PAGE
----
The Pros and Cons of being a supply teacher

 

If you are struggling to secure a permanent teaching post, there’s always the option of working as a supply teacher.  But what are the advantages and disadvantages? Find out more about the pros and cons of supply teaching below.

 

 

Pros

  • Flexibility

As a supply teacher, you can pick and choose when you want to work. You are not tied down to any contract. You can work in a number of different schools and locations as it suits. It is also useful if you are still studying as well, as you can make this work around your schedule.

  • Less paperwork

As a supply teacher, you tend to not have to do marking, planning or attend extra-curricular activities. You are just in the school to fill in for the day and don’t have the full responsibility of the regular teacher.

  • Work-life balance

Supply teaching is often favoured by those trying to get their foot in the door or those teachers that have retired but don’t quite want to leave the classroom just yet. You also get to choose whether or not you want to work that day and what schools you prefer to work in.

  • It’s a learning experience

This is especially true for NQT’s who may not have had much experience teaching yet. Supply teaching will allow them time to learn and develop their skills as a teacher. It is also a great learning experience for them before NQT’s start interviewing for permanent teaching roles. Supply teachers get the chance to teach a variety of different students, from different ages, backgrounds, behaviours etc.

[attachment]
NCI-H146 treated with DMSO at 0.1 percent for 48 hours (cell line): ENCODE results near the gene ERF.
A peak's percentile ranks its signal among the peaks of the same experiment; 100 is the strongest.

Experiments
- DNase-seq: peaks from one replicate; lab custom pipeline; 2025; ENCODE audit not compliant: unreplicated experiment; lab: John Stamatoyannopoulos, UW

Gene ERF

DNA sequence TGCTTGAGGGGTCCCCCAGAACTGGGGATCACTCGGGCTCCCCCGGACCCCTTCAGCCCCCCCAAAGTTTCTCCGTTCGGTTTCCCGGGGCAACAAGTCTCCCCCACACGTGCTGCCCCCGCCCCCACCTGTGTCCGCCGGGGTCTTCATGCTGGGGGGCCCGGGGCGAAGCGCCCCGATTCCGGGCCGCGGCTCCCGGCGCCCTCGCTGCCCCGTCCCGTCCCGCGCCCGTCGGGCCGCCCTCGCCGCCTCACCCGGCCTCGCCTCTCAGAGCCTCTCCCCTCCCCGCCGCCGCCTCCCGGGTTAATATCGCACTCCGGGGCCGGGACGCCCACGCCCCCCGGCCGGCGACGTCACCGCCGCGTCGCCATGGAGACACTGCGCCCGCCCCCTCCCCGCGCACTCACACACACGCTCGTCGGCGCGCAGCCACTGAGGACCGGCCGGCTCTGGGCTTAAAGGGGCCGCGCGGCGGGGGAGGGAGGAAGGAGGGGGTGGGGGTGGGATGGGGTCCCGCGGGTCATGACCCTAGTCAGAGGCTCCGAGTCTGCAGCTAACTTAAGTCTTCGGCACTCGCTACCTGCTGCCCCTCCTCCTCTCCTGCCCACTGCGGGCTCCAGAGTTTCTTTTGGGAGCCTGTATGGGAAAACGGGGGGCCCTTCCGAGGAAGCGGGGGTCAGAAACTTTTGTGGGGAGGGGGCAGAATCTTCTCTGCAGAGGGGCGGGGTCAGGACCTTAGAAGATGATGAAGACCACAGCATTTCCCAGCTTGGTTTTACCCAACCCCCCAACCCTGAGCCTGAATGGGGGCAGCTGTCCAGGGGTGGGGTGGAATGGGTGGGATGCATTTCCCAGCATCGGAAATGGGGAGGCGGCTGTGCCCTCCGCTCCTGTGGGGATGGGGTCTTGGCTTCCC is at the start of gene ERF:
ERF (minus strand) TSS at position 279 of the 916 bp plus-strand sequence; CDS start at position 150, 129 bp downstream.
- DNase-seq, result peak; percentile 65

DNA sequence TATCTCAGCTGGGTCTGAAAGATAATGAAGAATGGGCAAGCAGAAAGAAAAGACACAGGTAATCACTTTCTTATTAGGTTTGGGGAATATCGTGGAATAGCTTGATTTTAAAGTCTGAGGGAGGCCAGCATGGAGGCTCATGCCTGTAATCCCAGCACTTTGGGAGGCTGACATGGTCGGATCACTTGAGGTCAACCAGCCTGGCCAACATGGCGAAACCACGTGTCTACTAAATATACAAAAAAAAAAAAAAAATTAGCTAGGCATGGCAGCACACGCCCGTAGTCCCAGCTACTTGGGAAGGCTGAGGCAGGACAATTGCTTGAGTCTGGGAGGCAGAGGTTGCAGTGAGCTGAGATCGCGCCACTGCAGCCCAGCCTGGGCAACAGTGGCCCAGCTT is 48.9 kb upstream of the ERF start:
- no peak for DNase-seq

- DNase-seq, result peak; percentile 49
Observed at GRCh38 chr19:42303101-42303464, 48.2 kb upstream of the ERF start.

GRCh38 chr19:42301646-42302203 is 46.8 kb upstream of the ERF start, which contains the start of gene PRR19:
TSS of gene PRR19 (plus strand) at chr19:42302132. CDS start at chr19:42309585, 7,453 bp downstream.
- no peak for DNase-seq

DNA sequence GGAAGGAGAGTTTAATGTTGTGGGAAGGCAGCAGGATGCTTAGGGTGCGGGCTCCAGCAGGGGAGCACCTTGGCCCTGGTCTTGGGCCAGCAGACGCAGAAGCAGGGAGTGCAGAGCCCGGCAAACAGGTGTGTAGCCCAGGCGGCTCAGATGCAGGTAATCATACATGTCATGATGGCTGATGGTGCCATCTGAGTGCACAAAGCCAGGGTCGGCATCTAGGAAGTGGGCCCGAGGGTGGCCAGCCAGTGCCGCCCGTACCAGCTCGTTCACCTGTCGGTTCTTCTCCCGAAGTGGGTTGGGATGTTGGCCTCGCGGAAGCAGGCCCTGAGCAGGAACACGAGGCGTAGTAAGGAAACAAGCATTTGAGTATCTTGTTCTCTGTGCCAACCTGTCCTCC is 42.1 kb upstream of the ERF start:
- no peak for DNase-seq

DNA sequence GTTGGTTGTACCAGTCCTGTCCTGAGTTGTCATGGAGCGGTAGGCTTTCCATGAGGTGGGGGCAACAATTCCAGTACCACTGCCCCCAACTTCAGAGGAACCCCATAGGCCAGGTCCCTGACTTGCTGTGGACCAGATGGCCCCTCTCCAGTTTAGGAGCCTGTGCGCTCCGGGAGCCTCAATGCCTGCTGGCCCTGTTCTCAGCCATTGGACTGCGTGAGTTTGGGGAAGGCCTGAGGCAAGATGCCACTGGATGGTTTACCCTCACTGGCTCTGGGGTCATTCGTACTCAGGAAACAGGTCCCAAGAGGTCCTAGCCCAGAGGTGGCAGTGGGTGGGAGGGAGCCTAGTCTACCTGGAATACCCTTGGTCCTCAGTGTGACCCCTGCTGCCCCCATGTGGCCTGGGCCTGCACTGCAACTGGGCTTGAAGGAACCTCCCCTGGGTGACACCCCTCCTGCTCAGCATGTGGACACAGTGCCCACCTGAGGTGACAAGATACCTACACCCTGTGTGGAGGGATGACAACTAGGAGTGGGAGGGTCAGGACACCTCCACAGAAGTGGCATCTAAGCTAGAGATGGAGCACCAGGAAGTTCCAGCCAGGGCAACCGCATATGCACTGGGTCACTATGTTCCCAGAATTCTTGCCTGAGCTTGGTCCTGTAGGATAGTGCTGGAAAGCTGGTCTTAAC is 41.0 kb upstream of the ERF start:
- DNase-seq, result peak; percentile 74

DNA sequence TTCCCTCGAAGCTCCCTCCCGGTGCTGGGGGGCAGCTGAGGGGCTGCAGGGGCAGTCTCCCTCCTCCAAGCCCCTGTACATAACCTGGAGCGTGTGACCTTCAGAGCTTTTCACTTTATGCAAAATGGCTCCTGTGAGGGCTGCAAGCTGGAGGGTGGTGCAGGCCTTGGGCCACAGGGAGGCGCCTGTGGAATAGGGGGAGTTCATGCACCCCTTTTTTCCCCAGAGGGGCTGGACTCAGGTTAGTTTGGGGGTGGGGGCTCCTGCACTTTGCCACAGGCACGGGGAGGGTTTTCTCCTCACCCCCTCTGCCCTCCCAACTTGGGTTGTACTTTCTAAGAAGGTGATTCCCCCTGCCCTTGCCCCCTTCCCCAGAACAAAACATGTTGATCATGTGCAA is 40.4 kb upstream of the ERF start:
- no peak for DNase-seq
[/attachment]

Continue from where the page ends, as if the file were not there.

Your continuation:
Cons

  • Work can be unpredictable

Supply teachers are often asked to work with very little notice. This can make it very hard to plan your week properly. It also makes it difficult to plan your finances if supply teaching is your only work as you are only paid for what you work.

  • Lack of support

As a supply teacher, you are less likely to be given as much support as permanent teachers. This may make it more difficult to progress within your career. You also miss out on in-service training and might not have access to as many resources as permanent teachers.

  • You never have a place to call your own

When you are working as a supply teacher, you are constantly moving around. Whether that is between different classes, schools or even areas. This means that you will never have a space for your supplies or a chance develop relationships with students.

 

Even though there may be some disadvantages to supply teaching, it is a rewarding job; whether you are newly qualified, wanting to fill some time or don’t want to leave the classroom entirely.

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